Yorkshire terrier - a few pounds of dog supported by a big personality!
We love and adore them and learn more about the breed every day we spend with our little one(s). As Yorkie lovers, we trade information and give advice to each other, as we deal with the
issues our doggies face. Basic knowledge to some, is new knowledge to others, and in the process we all learn and grow.
Yorkshire Terriers date back to 19th century England, when they were bred to hunt rats in the Yorkshire clothing mills and mines. They may originally have been bred from different types of Scottish and other, including English,
Paisley Terrier, Skye Terrier, the Manchester terrier, and even the Maltese, may have played a role in their breed development.
Yorkshire Terriers were introduced to the USA in 1872, and in 1885 the first one was registered with the American Kennel Club (AKC). In the 1890's, a show (and stud) dog named Huddersfield Ben, owned by Mary Ann Foster and her husband, became the breed standard. Today they are rated amongst the top 10 popular breeds in the USA.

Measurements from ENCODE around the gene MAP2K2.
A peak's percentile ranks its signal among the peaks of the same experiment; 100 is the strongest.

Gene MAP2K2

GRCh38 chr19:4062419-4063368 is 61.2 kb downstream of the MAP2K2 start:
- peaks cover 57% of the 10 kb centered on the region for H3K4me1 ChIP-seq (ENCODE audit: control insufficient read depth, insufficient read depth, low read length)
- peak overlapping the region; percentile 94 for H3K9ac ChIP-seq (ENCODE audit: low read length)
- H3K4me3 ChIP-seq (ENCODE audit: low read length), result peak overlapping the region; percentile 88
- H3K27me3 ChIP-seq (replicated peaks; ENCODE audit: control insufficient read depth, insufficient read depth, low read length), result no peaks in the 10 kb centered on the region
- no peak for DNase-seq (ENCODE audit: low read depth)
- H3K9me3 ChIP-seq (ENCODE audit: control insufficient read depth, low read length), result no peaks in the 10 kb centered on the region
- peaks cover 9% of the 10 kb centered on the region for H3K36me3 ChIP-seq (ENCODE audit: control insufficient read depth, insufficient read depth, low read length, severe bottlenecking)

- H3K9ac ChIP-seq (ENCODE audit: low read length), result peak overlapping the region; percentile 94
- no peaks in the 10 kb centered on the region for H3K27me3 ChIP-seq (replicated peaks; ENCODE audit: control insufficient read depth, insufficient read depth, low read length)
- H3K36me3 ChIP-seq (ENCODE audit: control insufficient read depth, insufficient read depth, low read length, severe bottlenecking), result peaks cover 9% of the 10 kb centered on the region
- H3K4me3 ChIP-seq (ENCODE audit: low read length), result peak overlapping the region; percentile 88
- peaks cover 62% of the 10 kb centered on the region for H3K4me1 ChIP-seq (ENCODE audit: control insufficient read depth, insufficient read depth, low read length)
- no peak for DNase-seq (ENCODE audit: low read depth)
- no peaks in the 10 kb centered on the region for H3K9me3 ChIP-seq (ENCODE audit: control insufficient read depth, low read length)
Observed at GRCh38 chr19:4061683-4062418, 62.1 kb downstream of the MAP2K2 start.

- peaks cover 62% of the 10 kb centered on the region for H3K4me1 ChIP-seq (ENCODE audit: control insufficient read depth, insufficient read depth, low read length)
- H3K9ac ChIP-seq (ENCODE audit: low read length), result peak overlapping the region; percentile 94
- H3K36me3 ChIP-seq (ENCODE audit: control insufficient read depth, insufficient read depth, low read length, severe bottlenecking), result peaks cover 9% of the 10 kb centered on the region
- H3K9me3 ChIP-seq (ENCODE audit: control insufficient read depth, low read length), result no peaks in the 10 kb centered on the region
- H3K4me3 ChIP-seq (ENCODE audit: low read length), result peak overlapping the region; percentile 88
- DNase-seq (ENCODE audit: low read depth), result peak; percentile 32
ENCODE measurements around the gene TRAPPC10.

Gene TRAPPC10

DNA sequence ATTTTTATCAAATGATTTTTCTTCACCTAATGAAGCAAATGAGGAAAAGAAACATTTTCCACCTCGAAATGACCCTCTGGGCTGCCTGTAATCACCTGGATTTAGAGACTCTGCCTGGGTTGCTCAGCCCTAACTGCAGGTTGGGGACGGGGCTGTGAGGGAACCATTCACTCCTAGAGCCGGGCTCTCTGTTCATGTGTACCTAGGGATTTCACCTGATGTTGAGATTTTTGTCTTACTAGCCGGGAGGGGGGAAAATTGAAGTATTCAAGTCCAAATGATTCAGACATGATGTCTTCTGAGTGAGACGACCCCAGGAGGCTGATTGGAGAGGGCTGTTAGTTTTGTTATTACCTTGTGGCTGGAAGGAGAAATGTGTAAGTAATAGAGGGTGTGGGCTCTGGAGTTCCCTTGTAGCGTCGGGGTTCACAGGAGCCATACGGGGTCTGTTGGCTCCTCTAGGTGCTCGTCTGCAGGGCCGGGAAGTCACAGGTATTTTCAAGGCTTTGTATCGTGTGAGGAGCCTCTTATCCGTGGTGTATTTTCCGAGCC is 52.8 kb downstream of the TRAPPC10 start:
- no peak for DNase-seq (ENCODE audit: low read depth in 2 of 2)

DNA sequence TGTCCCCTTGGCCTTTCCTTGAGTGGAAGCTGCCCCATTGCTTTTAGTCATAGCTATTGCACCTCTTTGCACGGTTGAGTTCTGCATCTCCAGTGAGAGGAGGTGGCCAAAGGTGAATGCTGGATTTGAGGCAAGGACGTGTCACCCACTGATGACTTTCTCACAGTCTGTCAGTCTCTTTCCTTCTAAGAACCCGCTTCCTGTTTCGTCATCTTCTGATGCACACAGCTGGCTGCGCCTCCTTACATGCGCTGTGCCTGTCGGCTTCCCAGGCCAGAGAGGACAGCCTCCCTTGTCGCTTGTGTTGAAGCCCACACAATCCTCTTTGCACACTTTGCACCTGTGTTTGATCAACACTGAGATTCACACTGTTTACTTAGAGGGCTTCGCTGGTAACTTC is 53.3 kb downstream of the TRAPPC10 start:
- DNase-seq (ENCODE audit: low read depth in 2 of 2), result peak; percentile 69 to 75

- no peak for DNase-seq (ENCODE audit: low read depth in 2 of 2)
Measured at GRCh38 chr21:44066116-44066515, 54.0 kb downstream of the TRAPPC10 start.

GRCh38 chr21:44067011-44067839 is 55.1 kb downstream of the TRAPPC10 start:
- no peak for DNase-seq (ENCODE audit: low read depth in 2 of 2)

One of the most famous American Yorkies, was Smoky, who was found in an abandoned foxhole in New Guinea during WWII, and sold to Corporal Bill Wynne, by a fellow soldier. He trained her to entertain the soldiers and even assist with chores during the war. After her return home with him, she made the newspapers, TV shows, and visited soldiers in hospitals. Our little hero died in 1957, but her (and other war dogs') heroism, is immortalized by a statue in Cleveland OH.
These feisty little dogs average 7 pounds, but can range in size from a few pounds less, to up to 15 pounds. They may be small or large in stature - but are almost always big in personality. Their built depends on their breeding, their sex, and at times their medical issues. Their personality is affected by their breeding, socialization, training, their health, and their home life and surroundings. How you view and treat your dog, also helps shape their personality and world view.